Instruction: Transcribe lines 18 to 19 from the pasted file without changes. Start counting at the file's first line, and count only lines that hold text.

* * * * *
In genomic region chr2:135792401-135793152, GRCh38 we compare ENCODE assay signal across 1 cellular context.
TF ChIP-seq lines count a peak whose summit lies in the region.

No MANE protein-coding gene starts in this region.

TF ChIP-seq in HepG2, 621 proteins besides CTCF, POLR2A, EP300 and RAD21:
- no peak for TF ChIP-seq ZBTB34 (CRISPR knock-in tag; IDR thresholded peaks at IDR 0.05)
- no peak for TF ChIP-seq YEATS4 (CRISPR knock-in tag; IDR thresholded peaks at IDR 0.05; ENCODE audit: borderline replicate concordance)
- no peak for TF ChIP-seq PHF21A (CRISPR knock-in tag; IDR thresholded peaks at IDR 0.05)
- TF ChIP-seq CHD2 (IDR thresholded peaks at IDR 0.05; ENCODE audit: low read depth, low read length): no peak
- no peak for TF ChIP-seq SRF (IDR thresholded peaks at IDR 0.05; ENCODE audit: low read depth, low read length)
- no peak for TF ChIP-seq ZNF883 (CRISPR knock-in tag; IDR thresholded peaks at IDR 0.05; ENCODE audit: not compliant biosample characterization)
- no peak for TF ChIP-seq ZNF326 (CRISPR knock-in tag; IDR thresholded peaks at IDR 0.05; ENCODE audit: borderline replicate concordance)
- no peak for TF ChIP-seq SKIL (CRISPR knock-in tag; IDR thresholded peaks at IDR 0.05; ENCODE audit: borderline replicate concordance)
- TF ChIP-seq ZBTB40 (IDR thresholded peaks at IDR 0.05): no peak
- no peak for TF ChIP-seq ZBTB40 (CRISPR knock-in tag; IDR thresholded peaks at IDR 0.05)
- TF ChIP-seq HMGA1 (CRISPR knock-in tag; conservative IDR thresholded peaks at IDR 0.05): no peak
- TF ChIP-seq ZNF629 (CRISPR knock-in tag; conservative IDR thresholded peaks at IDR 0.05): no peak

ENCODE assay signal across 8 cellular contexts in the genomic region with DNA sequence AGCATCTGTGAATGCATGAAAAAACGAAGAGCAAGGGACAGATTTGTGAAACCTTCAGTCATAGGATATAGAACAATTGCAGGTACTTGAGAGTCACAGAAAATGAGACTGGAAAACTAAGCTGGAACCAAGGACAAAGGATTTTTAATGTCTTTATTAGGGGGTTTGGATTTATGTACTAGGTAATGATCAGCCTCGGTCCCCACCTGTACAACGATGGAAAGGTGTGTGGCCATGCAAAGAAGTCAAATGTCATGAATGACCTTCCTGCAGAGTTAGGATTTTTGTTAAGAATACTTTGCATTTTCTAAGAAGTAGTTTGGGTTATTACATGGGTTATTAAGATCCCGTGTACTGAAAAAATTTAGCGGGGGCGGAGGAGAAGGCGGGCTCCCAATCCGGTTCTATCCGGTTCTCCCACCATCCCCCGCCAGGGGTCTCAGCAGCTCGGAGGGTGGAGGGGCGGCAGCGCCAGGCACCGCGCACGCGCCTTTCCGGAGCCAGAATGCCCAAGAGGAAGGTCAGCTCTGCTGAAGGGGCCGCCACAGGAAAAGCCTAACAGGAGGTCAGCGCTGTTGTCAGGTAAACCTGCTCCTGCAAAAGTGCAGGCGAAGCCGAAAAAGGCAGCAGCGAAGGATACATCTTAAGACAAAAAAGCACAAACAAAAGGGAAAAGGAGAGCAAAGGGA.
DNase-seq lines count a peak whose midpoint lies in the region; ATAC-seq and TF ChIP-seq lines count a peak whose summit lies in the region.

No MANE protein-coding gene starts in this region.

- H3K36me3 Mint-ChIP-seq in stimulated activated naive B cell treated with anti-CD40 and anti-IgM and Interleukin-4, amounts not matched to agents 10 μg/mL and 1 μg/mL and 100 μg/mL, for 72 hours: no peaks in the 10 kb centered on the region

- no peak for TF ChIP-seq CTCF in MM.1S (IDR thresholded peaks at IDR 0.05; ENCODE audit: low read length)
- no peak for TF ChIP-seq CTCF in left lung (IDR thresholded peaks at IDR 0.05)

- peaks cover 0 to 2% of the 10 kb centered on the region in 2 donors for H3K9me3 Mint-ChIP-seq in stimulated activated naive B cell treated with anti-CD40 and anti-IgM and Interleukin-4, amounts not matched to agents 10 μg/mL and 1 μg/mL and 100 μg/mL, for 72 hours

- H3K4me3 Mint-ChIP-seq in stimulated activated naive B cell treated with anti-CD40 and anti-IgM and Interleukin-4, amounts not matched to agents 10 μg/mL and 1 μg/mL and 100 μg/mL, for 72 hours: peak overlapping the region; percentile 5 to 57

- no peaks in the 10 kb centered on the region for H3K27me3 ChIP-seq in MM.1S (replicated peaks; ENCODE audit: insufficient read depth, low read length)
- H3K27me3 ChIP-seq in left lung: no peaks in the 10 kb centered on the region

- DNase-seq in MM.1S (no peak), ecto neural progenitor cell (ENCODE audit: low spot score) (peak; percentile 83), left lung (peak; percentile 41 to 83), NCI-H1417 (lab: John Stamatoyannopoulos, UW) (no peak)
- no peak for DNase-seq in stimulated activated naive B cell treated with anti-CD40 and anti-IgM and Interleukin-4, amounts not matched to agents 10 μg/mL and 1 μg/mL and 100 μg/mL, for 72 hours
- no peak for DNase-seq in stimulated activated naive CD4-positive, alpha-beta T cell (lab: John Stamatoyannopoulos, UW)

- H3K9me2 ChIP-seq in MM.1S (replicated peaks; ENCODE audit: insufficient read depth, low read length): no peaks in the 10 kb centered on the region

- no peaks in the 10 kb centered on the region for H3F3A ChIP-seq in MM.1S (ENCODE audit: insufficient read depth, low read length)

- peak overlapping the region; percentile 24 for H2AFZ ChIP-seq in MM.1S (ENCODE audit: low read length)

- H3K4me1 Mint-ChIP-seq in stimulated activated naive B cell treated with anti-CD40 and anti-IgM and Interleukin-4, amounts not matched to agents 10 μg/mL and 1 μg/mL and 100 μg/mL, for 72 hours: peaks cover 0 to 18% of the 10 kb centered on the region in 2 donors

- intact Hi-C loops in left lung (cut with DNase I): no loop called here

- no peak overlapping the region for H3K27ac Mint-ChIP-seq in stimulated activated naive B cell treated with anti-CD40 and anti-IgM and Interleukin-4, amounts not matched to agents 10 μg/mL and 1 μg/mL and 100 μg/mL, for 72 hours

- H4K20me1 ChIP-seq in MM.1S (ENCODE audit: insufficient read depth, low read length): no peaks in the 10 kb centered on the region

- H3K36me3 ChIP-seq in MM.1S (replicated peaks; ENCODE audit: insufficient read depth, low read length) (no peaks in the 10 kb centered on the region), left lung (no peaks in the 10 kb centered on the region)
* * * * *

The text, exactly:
DNase-seq lines count a peak whose midpoint lies in the region; ATAC-seq and TF ChIP-seq lines count a peak whose summit lies in the region.

No MANE protein-coding gene starts in this region.